In the past five years, I have lost both parents, two uncles and both grandparents to cancer. My sister was diagnosed three years ago with ovarian cancer (she is now 49). Ten years ago, I had my right ovary removed because of a tumor that was benign. Two years ago, my uterus was removed, but my doctor refused to remove the left ovary. My concern is our family history of cancer. Ovarian cancer is hard to detect. Why should I take that risk?
My sister just had surgery for a ruptured colon. My mother had colon cancer in 1988, and one of my older sisters and I had breast cancer two years ago. My sister and I are in our 50s, and our mother is in her 70s. Are our other siblings also at risk for cancer?
There are now quite a few inherited cancer syndromes known. Most, thankfully, are fairly rare, but a couple are common and have been in the news in recent years: the BRCA I and II mutations, and the hereditary nonpolyposis colon cancer (HNPCC) mutations.
Current estimates are that 5 to 10 percent of breast cancers can be attributed to an inherited gene mutation. The mutation called BRCA I is found in about 1 in 500 people (the incidence is higher in Ashkenazi Jews). Women carrying this mutation have a high risk, perhaps as high as 85 percent, of developing breast cancer during their lifetime, and perhaps a 50 percent risk of developing ovarian cancer. They often develop the cancers at a young age. Men carrying the mutated gene have an increased risk of prostate cancer, and tend to develop the disease at an earlier age.
There are estimates that 1 in 200 people carry one of the mutations leading to HNPCC. This syndrome is usually suspected if colon cancer occurs in at least three first-degree relatives in at least two generations, with at least one case in a person under 50 years of age. (First-degree relatives are parents, children, brothers and sisters. Aunts, uncles, cousins, etc. are not considered to be first-degree relatives.)
Since cancer is now the second most common cause of death in the United States, there are many families who have several members with cancer purely by chance. Even if one looks only at breast cancer, the disease is so common, with a woman’s lifetime risk of developing it estimated at 1 in 8, that it is not at all unusual to see families with two first-degree relatives with breast cancer purely by chance. The likelihood of an inherited cancer syndrome increases if the affected people are young, since cancers that are not inherited remain predominately a disease of older people.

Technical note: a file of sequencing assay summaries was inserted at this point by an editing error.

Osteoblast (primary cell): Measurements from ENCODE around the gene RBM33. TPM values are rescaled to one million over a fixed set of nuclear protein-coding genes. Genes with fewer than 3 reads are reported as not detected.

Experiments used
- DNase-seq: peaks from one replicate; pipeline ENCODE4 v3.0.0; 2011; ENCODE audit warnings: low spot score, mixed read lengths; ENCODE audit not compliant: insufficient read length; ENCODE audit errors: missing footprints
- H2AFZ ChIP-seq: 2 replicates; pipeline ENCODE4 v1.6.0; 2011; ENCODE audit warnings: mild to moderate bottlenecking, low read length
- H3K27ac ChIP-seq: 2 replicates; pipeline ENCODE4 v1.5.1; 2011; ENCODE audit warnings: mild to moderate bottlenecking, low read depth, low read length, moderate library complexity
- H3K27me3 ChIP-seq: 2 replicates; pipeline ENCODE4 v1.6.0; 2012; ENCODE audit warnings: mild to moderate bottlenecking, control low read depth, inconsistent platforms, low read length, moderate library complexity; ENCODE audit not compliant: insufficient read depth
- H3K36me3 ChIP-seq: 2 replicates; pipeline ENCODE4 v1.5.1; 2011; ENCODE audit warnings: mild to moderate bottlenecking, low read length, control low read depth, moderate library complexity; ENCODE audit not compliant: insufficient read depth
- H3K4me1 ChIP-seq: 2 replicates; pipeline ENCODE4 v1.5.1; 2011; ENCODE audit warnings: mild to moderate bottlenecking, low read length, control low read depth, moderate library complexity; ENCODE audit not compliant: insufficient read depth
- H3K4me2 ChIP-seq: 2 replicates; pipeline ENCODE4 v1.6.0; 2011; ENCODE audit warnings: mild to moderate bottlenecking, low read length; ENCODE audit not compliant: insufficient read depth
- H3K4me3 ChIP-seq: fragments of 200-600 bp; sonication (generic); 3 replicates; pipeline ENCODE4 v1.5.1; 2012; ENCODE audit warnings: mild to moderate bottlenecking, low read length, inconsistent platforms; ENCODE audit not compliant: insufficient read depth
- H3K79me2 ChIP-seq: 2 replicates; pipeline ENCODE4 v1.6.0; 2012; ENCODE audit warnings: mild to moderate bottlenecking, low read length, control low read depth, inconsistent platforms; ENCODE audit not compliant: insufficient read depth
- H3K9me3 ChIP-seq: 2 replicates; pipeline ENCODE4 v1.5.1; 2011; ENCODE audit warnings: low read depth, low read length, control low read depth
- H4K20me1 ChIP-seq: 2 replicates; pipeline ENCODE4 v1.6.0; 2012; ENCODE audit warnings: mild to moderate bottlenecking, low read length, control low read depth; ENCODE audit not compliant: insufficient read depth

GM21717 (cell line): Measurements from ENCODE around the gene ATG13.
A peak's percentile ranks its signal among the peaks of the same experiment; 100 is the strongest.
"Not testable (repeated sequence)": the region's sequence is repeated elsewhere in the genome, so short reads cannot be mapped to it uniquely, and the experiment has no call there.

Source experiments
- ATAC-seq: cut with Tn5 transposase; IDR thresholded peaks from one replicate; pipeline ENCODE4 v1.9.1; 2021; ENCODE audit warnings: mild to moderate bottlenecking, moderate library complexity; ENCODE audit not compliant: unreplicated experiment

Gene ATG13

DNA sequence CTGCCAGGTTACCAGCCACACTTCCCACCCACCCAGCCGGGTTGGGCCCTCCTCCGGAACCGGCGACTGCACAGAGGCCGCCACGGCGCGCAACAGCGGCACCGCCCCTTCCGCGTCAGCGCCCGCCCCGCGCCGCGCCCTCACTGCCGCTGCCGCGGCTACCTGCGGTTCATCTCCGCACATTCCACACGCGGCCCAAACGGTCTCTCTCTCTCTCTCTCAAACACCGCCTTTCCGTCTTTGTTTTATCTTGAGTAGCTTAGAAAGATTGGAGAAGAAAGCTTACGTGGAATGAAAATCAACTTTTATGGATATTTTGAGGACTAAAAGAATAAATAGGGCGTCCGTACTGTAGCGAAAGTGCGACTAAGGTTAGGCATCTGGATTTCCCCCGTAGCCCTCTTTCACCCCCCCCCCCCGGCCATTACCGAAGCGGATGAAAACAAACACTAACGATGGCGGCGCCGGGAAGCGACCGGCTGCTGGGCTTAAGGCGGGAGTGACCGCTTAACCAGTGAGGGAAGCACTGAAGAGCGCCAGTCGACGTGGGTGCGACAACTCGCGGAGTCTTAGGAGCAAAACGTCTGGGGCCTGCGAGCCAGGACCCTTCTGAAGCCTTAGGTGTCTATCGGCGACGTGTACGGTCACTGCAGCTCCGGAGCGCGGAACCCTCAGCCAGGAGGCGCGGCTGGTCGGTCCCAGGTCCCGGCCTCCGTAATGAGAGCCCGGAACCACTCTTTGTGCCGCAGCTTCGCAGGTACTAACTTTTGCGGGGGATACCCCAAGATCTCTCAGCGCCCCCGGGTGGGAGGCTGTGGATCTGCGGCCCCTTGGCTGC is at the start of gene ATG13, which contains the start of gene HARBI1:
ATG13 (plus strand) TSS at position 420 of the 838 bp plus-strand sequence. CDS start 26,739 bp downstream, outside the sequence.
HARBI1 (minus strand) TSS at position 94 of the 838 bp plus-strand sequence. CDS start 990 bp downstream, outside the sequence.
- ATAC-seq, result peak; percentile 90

Do the families of our two writers today seem to have an inherited cancer syndrome? I don’t have enough information about either family to say what that likelihood might be. The first family has an impressive number of cancer cases in it, but we only know specifically about the writer’s sister, who did have ovarian cancer at an early age. If her mother had breast or ovarian cancer, or her father prostate or colon cancer, then the likelihood of a familial syndrome would be high, and it would perhaps be useful for her to be tested for the BRCA I mutation. If positive, that would make me much more willing to advise her to have that other ovary removed, and to be followed closely with breast exams and mammograms to catch any breast cancer early. Some doctors are now advising female carriers of a BRCA I mutation to have both breasts and both ovaries removed, but there is much controversy over this. As one authority points out, having both breasts removed is quite mutilating compared to having a lumpectomy if cancer develops.
It has been known for many years that taking birth control pills when young greatly reduces a woman’s risk of getting ovarian cancer (and endometrial cancer, a cancer of the lining of the uterus). A recent study was done to see if taking birth control pills would reduce the risk of ovarian cancer for carriers of a BRCA I mutation (Modan, B., Hartge, P., Hirsh-Yechezkel, G. et. al. Parity, Oral Contraceptives, and the Risk of Ovarian Cancer Among Carriers and Noncarriers of a BRCA I or BRCA II Mutation. New England Journal of Medicine. July 26, 2001;345:235-240). Unfortunately, the incidence of ovarian cancer was not reduced in the women with the mutation who took birth control pills, although it was halved in the women without the mutation.
The status of our second writer’s family is harder to determine since we were not told if the sister with the rupture of the colon had that because of cancer, and because her mother’s cancer developed after the age of 50. Therefore, the family would not fit the definition for HNPCC, nor do the two breast cancers necessarily point to a BRCA mutation, since it is not uncommon to have two such cancers occur by chance, particularly if she and her sister were over 50. That said, the remaining members of the family would probably be advised to have colonoscopies, and the female members of the family should be regular and thorough in their breast exams and mammographies. Although the U.S. Public Health Service in its evaluation of PSA testing for prostate cancer does not recommend such testing on a routine basis, I would be more aggressive myself in ordering such testing for the male members of her family.